It is so tempting to add just one more thing, and sometimes there is indeed a gap that needs to be filled. However, could you fill it with a library book? Or maybe you already have a book in your home that you can use. For example, we've been using the Nature Anatomy book that Beezy got for Christmas. I found that it does not give enough breadth of information, so we need a second resource. I've used both Anna Comtock's Handbook of Nature Study and A Story Book of Science (Fabre), which we own. Another great book that I forgot we had until today is a Reader's Digest publication, ABC's of Nature: A Family Answer Book that I picked up at a library book sale. And of course you can always find great science stuff for kids online.

All of this is to say that we have to stop trying to reinvent the wheel. We need to give up this distraction of self-doubt when it comes to homeschooling, and this addiction to unnecessarily acquiring curriculum books and resources. Sometimes we just need a refresher course on how to approach a particular subject. Since I was feeling "wobbly" today about science, I went to the cabinet in which I keep my homeschooling resource books and pulled out Real Learning by Elizabeth Foss and reread the section on science (nature study).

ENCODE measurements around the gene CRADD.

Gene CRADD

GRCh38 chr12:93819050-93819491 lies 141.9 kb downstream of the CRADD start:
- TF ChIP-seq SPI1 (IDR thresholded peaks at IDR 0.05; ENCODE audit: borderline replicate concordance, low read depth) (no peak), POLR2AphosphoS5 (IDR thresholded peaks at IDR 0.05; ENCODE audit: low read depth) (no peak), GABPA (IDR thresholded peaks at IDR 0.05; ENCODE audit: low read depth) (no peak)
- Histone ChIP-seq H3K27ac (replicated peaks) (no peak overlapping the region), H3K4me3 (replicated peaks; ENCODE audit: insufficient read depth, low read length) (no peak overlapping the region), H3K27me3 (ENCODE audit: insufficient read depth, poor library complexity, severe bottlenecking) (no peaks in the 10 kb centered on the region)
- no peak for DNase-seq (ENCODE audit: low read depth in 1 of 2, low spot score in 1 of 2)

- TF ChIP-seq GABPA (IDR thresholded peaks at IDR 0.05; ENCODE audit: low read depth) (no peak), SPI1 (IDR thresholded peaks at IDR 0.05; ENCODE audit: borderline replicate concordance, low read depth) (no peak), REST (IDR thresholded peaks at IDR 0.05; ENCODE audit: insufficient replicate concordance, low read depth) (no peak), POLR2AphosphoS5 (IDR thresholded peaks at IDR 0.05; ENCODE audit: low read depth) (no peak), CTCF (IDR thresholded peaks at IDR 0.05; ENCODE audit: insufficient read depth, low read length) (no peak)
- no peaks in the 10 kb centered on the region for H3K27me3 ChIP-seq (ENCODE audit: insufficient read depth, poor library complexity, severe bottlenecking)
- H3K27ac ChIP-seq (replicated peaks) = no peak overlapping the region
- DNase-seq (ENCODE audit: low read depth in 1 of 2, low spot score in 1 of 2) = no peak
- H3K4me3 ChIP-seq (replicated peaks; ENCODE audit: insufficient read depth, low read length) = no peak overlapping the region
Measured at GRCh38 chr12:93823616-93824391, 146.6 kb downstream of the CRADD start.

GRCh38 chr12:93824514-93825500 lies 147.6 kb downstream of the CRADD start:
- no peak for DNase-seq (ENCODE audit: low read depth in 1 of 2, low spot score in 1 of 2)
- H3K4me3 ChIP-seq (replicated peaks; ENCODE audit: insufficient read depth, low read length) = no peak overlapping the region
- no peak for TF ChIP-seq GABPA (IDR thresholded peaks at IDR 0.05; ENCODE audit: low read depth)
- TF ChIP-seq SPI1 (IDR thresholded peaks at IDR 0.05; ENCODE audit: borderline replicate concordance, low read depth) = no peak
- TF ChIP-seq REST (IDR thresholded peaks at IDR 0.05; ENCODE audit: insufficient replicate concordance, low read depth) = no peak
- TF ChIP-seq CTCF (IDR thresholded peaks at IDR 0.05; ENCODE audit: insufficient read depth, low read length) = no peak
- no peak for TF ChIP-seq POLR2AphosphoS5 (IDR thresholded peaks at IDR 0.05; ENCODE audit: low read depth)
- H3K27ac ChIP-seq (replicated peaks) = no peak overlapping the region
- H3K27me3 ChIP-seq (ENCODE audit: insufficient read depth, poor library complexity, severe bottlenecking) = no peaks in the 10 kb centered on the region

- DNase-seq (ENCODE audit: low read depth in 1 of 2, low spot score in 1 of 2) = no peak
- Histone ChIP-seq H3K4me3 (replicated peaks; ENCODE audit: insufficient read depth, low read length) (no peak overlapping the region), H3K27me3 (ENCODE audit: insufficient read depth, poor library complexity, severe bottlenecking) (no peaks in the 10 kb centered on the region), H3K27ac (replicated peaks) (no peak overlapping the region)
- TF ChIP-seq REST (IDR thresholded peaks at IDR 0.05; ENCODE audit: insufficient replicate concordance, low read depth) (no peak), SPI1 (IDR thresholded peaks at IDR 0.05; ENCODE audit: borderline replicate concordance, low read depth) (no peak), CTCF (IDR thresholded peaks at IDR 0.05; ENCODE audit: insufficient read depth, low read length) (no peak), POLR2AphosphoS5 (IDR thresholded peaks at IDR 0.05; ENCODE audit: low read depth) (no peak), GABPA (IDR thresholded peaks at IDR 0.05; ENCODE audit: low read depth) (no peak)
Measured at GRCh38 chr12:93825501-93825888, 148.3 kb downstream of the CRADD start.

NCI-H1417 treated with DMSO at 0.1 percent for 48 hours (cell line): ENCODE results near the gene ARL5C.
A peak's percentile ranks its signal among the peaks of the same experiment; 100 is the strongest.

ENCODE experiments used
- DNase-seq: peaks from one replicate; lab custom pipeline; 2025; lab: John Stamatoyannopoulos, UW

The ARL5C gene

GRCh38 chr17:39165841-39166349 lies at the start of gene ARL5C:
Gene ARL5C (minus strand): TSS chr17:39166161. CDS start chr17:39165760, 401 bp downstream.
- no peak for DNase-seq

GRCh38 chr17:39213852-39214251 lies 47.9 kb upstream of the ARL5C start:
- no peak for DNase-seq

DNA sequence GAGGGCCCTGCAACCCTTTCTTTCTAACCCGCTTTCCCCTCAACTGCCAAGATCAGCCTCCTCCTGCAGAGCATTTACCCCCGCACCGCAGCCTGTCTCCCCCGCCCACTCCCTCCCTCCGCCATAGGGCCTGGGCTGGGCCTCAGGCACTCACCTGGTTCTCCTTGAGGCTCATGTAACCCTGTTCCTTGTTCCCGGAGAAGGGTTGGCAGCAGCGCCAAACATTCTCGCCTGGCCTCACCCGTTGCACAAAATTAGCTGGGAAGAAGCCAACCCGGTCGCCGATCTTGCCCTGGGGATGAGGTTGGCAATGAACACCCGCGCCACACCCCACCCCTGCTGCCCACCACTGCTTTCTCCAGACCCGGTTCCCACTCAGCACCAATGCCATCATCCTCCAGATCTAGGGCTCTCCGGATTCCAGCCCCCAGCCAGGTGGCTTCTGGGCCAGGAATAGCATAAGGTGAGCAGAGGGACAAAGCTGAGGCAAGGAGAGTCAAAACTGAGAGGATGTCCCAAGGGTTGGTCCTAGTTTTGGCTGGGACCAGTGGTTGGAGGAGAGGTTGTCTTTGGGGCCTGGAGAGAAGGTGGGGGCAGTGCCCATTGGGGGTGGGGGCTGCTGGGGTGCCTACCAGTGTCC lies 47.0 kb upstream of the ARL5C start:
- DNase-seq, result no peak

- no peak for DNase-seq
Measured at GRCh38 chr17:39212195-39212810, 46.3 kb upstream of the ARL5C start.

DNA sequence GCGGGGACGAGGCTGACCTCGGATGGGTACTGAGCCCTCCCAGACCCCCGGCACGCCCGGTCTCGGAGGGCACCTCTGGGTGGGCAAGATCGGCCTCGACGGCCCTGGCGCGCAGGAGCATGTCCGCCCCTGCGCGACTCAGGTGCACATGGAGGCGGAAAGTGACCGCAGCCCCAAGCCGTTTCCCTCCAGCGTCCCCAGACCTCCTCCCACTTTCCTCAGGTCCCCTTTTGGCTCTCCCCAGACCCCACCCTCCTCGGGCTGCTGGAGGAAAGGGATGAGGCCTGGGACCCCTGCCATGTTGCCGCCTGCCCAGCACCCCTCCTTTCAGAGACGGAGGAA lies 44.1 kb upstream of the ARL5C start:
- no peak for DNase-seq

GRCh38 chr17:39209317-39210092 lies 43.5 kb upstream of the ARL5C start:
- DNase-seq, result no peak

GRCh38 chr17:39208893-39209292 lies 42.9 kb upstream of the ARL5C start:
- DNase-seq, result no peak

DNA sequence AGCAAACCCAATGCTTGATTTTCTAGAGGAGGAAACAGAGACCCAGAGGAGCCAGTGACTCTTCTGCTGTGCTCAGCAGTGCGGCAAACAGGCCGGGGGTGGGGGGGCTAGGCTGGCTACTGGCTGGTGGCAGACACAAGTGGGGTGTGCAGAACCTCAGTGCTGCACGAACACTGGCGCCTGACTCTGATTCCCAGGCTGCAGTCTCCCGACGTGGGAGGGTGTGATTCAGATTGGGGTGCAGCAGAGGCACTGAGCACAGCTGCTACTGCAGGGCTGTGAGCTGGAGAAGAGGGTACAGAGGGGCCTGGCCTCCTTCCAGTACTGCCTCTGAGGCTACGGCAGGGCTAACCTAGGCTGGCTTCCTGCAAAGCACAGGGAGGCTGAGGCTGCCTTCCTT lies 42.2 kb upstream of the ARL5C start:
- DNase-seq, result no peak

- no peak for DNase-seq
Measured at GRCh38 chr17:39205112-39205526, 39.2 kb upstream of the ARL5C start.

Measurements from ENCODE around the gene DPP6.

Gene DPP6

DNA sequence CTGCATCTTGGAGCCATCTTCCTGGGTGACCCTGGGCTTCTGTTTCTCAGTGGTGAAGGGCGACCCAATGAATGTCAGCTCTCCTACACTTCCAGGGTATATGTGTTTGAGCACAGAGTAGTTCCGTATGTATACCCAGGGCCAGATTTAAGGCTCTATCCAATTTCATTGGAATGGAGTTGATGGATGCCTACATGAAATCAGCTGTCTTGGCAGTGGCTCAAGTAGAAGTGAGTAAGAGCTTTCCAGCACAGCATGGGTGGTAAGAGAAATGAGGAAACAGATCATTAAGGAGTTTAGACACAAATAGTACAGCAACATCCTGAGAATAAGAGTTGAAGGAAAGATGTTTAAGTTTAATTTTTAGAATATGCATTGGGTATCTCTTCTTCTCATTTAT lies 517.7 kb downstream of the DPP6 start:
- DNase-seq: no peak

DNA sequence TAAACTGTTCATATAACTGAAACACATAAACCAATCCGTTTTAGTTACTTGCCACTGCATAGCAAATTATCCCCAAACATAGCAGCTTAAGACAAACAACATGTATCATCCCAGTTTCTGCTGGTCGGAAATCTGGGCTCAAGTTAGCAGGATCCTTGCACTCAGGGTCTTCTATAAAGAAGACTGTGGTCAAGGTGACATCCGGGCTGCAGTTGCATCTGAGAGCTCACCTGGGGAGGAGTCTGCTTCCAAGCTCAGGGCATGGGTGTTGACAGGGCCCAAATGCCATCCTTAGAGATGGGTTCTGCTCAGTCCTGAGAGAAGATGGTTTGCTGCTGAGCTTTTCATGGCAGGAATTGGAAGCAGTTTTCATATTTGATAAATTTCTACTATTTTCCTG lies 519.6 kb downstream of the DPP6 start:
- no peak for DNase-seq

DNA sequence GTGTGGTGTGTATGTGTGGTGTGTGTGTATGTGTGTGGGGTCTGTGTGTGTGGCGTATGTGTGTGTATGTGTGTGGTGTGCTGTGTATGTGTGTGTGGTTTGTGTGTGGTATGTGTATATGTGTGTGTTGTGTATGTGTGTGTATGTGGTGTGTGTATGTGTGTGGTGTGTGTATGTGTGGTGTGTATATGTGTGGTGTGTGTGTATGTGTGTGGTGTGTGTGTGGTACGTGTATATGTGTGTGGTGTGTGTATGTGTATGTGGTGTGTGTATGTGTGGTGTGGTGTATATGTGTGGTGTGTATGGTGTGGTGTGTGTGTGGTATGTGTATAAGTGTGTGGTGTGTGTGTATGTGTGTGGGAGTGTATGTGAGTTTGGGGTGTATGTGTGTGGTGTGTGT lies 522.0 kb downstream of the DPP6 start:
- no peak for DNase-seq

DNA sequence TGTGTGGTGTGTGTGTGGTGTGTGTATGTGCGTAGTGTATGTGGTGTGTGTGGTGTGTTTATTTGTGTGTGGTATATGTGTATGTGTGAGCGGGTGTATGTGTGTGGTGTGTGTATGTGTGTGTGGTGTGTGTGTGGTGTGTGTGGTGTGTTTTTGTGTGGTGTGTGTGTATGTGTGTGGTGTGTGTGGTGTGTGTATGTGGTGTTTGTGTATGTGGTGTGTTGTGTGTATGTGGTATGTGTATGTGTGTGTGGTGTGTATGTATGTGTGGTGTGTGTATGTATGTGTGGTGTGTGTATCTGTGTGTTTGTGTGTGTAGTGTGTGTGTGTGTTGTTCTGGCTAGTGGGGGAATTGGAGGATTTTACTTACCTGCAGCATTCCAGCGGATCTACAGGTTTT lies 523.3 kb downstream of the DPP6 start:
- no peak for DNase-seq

These insecurities and impulses to assuage them will come up. Don't beat yourself up over it. Stop and reflect upon the root of the problem. Why are you doubting your chosen method? Why do you think you need another book (or to do yet another online search), either for yourself or for your child's curriculum? Perhaps you simply need to go back and revisit a topic or subject, remember why you chose to do things this way in the first place, and figure out what information you may need to proceed in the right direction.